Wildlife of South Korea
The wildlife of South Korea comprises many animals, fungi and plants. Wildlife refers to animal and plant species that live in the wild or natural state such as mountains or rivers. According to the South Korean Ministry of Environment, the rich diversity of South Korea's wildlife includes 8,271 species of plants, 18,117 species of animals and 3,528 species of others. 30,000 species are known to exist in South Korea, but it is expected that there are more than 100,000 species.
- 1 Animalia
- 2 Flora
- 3 Wildlife in the Demilitarized Zone (DMZ):
- 4 Controversies
- 5 In the media
- 6 See also
- 7 References
- 8 External links
South Korea is surrounded by water on three sides. The southern sea (South Sea (Korea)) and the western sea of South Korea (Yellow Sea) have irregular coastlines. South Korea runs from north to south and it has complex terrain. Therefore, South Korea has various climate zones and high precipitation, and this condition leads to a diversity of wildlife.
Article 2 of the Wildlife Conservation and Management Act discusses endangered wild animals in South Korea. There are 246 endangered animals in South Korea, with numerous species in need of urgent conservation measures. Endangered wild animals in South Korea include:
- Leopard cat is the country's only wild cat. It lives foremost in mountainous regions.
- Red-crowned crane occurs along Imjin River.
- Golden eagle ranges across the country.
- Siberian musk deer occurs at Mokpo in South Jeolla Province.
- Hodgson's bat
- Asian black bear
- Japanese sea lion
- Tibetan wolf occurs in North Gyeongsang Province, Gangwon Province and North Chungcheong Province.
Harmful wild animals
Harmful wild animals are wild animals which damage property or endanger people.
For example, harmful wild animals in South Korea include
- Sparrow, magpie, jay, crow, brown-eared bulbul which damage fruit crops in groups over a long period of time.
- Pigeon, pheasant, elk, mole, red squirrel, some kinds of rat and duck which have high population densities, and therefore damage agriculture, forests and fisheries.
- Magpie which damage power facilities such as utility poles.
- Pigeon which damage residence with pigeon's feces or feathers.
- Wild boar roam the mountain sides, but have been coming down to the city centers in search of food. These animals are big, strong, and fast and can potentially be fatal to humans.
- Asian giant hornet when they are grouped together they are ruthless insects that can destroy an entire hive of bumble bees. they usually live in large trees and they have been known to attack humans that accidentally run into their nest.
In South Korea, there are 8,271 species of plants. It contains 4,662 species of higher plants and 3,609 species of lower plants. Wild plants in South Korea include Korean native species such as Pentactina. Despite the biodiversity, ecosystems in South Korea are unstable because of land development. 67 km2 of forest disappear each year. This means that 0.1% of total South Korean forests are disappearing each year.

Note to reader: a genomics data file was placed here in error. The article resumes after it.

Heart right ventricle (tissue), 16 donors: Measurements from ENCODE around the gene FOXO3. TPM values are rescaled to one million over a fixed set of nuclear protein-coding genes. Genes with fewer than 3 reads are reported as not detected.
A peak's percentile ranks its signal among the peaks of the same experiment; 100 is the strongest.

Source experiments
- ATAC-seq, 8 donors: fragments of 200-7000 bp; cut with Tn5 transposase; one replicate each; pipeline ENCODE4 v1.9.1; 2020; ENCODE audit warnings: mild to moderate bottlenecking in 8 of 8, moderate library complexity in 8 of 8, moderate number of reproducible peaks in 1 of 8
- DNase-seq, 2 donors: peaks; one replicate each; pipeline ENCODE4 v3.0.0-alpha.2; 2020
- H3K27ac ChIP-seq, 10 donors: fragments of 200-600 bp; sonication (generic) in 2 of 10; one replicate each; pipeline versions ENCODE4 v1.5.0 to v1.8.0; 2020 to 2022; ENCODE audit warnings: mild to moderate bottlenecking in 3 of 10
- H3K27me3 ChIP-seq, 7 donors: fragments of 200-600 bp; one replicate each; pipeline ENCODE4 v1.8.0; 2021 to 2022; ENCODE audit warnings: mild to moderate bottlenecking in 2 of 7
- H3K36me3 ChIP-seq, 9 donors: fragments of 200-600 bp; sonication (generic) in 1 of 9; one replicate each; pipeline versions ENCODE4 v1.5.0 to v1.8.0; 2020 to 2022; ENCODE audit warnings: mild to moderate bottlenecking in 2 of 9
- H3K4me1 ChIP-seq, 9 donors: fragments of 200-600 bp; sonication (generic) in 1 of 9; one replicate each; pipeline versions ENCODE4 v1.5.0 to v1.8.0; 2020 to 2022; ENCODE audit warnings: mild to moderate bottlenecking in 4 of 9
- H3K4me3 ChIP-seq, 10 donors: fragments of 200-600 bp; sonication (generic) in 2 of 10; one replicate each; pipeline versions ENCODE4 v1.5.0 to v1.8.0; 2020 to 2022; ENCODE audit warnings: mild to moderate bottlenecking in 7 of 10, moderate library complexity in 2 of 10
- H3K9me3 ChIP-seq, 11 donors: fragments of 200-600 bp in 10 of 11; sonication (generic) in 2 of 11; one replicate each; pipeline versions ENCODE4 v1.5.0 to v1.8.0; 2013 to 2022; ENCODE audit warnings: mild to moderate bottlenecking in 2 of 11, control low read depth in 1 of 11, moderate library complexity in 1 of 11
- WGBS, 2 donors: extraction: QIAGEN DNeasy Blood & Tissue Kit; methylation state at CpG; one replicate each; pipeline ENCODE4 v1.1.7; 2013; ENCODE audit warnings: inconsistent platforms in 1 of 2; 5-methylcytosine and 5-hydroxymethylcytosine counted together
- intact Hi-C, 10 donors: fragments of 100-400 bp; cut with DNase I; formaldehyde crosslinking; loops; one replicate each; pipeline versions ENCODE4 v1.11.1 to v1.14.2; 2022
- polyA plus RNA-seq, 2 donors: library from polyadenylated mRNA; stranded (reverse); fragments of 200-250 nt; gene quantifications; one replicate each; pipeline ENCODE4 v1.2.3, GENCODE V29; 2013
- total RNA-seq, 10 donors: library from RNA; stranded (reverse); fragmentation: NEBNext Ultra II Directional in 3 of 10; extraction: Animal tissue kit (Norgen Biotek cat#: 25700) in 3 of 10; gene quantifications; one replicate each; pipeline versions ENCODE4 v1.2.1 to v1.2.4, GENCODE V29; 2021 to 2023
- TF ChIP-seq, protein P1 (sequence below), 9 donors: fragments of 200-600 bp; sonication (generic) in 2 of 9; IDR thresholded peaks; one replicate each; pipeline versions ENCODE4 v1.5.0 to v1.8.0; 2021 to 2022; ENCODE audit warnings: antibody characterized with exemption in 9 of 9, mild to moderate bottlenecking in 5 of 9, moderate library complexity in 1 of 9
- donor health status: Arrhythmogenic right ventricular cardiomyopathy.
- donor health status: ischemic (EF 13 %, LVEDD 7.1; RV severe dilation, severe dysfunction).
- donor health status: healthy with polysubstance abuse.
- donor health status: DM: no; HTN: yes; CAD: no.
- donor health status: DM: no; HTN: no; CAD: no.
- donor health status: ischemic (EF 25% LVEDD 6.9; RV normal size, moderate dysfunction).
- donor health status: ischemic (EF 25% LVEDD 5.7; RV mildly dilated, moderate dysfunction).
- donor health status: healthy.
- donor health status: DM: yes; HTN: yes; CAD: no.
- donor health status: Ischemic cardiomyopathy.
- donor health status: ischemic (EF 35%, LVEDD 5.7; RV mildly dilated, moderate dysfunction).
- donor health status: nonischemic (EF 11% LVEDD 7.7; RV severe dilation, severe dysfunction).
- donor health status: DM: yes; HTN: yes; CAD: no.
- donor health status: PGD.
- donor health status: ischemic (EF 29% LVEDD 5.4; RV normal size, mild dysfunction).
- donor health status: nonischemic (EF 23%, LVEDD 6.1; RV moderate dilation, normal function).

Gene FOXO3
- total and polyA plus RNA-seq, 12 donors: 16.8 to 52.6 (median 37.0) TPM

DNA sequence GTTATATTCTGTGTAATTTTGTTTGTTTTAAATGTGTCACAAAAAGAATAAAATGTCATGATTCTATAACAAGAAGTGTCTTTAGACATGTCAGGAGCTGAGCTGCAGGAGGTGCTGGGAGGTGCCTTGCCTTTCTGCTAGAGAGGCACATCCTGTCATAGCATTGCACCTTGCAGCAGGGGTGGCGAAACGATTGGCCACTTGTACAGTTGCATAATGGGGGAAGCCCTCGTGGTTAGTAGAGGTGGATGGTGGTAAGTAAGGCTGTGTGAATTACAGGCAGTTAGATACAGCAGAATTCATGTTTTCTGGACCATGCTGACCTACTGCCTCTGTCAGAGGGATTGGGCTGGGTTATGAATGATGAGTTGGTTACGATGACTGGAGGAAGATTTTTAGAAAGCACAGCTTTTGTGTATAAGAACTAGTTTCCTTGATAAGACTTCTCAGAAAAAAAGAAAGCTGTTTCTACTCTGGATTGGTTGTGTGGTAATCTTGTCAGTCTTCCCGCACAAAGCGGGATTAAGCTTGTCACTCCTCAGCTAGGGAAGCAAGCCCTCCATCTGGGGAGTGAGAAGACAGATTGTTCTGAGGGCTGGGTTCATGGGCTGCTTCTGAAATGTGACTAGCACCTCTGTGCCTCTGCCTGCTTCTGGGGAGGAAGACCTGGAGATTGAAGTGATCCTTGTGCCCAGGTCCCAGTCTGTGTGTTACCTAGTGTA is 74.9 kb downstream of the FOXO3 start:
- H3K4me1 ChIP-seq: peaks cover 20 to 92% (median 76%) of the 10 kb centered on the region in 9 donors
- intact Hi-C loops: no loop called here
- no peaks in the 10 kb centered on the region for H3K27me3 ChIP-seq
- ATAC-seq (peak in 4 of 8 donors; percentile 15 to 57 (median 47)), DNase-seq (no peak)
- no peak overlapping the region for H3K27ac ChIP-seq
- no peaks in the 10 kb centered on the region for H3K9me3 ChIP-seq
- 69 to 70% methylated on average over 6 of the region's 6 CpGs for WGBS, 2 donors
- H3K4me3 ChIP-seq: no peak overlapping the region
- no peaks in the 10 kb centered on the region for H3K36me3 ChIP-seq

Distribution of plants
Korea can be divided largely into three biozones by distribution of plants. The groups are warm-temperate forest, temperate forest and subalpine forest. Considering regional character of Ulleungdo and Jejudo, Korea can divide into five regions. Evergreen broad-leaved trees grow in warm-temperate forest. Warm-temperate forest in Korea includes the southern coastal region, Jeju Island and several islands of the southern sea which are under 35°N. Some of the species here include Quercus myrsinaefolia, Quercus acuta, Quercus salicina, Daphniphyllum macropodum, Castanopsis cuspidata, Ligustrum foliosum nakai, Machilus thunbergii. South Korea is dominated by temperate forest which takes 85% of its territory. Land between Korean Demilitarized Zone and the northern part of 35°N belongs to this. Common species in temperate forest are Carpinus laxiflora, Carpinus tschonoskii Maxim, Quercus mongolica. A subalpine forest exists in the Kaema Plateau in North Korea or south-central's higher mountains. Picea jezoensis, Pinus pumila, Abies nephrolepis, Larix gmelinii and Abies holophylla can be found there.
Ulleungdo : A sort of trees which reseed with Mt. Seonginbong as a center based on approximately 600 m altitude. Altitudes below 600 m have wild plants in the Southern province that are magnolia, Euonymus japonicus, Camellia japonica, Hedera rhombea, Ardisia japonica, Vitex rotundifolia and others. An altitude of 600 m or above has Fagus crenata and Sorbus commixta. Jejudo can be divided into coast vegetation and mountain vegetation. Coast vegetation consists of Sinomenium acutum, Machilus Thunbergii, Daphniphyllum macropodum, Camellia japonica, Vitex rotundifolia, Centella asiatica. Reynoutria elliptica, Hydrangea serrata, Eleutherococcus senticosus, Aconitum napiforme, Schisandra repanda and others.